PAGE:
Diabetes is a disease in which a person suffers from high blood glucose or sugar levels. Diabetics have a complicated relationship with sugar and insulin, either because insulin production is inadequate, or because the body's cells do not respond properly to insulin, or both.
Insulin is a hormone that is produced in the pancreas, which enables the cells to utilise glucose or sugar. The key function of insulin is to manage the blood sugar levels in your body.
Insulin helps your body to absorb and maintain blood sugar at acceptable levels. If the blood sugar levels in your body are high, then insulin helps to store the sugar in your liver until your body needs more sugar (between meals or during physical activity).
People with diabetes develop a resistance to insulin action that diminishes its effectiveness. As a result, the body of a diabetic needs more insulin to persuade its fat and muscle cells to take up glucose as well as store any excess sugar in the liver.
In people with type 1 diabetes, the body does not produce insulin because the beta cells in the pancreas are damaged or destroyed. In this case, insulin injections are required to allow the body to process glucose and avoid complications that arise from hyperglycemia.
People with type 2 diabetes have an underlying insulin resistance and are thus treated with medication to either improve insulin release or reduce insulin resistance. Insulin treatment may be needed for type 2 diabetes of long standing duration, during surgery, for medical illnesses, during pregnancy, or if oral medication cannot achieve glucose control.
They may also need insulin shots to help them process the sugar and prevent long-term complications that arise from diabetes. Additionally, type 2 diabetes may be treated with oral medications, along with a healthy diet and exercise. Since type 2 diabetes is a progressive condition, the longer someone has it, the more likely he or she is to receive insulin medications to maintain blood sugar levels.
Various types of insulin are used to treat diabetes. They are usually categorised on the basis of how they affect the body.
It starts working approximately 15 minutes after the injection is administered and peaks at approximately 1 hour, but continues to work for two to four hours. This is usually taken before a meal and in addition to a long-acting insulin. Lispro (Humalog, Eglucent), Aspart (Novorapid), and Glulisine (Apidra) are examples of rapid acting insulin.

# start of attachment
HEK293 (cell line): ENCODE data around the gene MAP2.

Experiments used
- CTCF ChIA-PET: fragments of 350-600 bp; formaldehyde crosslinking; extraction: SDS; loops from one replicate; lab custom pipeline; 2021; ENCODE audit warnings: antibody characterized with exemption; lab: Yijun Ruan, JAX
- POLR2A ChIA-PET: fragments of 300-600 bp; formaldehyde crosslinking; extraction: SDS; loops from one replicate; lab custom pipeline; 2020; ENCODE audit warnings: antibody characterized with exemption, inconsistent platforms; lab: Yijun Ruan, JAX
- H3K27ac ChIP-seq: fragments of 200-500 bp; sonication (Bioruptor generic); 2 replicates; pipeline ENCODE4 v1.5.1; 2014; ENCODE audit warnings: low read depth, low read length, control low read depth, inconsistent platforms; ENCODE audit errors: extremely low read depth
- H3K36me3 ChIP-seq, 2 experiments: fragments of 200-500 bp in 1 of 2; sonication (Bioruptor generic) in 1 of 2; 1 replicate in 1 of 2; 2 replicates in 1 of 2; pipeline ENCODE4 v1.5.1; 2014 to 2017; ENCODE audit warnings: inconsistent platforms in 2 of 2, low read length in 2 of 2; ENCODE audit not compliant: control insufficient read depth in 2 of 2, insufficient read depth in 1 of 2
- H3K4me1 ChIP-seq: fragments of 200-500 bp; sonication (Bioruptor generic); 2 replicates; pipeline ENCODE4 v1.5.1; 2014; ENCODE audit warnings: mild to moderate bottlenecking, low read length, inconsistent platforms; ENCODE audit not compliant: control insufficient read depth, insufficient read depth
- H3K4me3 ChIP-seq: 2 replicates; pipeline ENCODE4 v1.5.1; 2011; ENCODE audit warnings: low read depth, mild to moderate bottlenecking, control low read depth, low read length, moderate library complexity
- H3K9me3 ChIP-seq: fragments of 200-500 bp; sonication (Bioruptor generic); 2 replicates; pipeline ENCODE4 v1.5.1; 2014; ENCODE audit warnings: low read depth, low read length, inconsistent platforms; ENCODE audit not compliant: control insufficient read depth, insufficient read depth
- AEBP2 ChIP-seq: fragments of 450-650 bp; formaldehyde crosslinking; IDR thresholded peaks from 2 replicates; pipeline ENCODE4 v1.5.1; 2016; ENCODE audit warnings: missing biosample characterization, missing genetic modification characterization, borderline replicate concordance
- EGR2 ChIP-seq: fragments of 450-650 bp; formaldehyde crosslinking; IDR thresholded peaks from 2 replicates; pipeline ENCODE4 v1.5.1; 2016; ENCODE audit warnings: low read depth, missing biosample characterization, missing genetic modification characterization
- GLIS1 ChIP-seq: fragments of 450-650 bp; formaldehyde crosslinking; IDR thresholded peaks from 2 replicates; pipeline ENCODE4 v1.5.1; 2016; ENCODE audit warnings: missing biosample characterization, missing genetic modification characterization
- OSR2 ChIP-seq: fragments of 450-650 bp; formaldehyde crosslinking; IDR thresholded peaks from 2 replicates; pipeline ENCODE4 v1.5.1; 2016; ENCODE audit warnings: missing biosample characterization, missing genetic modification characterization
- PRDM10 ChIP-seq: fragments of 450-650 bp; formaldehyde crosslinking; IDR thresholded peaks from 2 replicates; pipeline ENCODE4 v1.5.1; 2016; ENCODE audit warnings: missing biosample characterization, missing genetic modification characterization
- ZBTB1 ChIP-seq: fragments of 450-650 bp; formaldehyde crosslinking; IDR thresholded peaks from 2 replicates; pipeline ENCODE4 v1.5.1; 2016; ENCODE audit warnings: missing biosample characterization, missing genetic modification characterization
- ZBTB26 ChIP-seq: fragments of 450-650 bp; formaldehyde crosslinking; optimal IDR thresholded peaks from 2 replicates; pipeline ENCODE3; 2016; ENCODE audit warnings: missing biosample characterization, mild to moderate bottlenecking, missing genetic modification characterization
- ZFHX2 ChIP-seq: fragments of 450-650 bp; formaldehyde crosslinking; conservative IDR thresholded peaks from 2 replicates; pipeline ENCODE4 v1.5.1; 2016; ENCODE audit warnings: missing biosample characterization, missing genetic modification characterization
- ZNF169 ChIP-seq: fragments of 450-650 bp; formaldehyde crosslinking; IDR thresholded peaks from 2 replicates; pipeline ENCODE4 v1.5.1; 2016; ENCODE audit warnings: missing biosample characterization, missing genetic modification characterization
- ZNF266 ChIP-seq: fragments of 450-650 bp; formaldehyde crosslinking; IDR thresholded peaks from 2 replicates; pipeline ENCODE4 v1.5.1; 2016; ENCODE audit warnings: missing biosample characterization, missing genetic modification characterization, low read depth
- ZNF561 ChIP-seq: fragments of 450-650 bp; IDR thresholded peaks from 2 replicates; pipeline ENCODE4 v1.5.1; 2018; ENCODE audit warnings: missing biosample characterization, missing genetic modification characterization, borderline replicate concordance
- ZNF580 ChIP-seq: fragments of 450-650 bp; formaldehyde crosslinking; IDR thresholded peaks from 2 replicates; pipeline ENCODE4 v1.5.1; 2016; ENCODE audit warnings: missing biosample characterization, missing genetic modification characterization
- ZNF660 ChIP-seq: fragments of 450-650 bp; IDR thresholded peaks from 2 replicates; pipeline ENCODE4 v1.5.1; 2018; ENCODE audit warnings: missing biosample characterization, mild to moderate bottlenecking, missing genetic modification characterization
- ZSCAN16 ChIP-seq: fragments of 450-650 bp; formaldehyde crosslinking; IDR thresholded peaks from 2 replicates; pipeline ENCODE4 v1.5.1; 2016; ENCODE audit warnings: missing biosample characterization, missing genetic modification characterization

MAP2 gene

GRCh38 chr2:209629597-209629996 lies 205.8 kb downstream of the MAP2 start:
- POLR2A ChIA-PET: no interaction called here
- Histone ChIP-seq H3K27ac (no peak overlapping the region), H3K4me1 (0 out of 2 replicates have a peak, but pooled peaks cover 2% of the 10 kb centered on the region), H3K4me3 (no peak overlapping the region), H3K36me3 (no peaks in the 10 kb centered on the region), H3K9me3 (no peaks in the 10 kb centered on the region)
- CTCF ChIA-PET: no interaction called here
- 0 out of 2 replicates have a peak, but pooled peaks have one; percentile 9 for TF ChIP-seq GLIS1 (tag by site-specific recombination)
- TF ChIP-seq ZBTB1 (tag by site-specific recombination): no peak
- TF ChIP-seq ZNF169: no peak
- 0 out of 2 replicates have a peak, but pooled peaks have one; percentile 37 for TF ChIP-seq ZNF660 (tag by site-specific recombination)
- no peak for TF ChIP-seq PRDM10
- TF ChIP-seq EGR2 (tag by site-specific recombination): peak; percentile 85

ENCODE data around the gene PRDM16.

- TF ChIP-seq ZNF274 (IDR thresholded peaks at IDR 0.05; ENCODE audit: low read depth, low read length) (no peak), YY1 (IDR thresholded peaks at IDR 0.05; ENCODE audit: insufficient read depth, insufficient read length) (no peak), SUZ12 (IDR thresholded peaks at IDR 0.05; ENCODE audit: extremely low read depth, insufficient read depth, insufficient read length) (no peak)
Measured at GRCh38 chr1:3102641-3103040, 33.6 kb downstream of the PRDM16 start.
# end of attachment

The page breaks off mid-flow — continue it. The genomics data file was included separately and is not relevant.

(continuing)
It starts working approximately 30 minutes after injection and peaks at approximately 2 to 3 hours, but will continue to work for three to six hours. It is usually given before a meal and in addition to a long-acting insulin. Regular insulin (Actrapid, Huminsulin-R, Insugen-R) is an example of short-acting insulin.
It starts working approximately 2 to 4 hours after injection, peaks approximately 4 to 12 hours later, and continues to work for 12-18 hours. It is usually taken twice a day and in addition to a rapid or short-acting insulin. NPH (Huminsulin-N, Insugen-N) is an example of intermediate-acting insulin.
It starts working after several hours after injection and works for approximately 24 hours. If necessary, it is often used in combination with rapid or short-acting insulin. Glargine (Lantus, Glaritus, Besugine, Basaglar), Detemir (Levemir), and Degludec (Tresiba) are examples of long-acting insulin.
Insulin can be given through a syringe injection pen, or an insulin pump that delivers a continuous flow of insulin.
Depending on whether you have type 1 or type 2 diabetes, your blood sugar levels and your lifestyle, your doctor will work with you to figure out which type of insulin works best for you.
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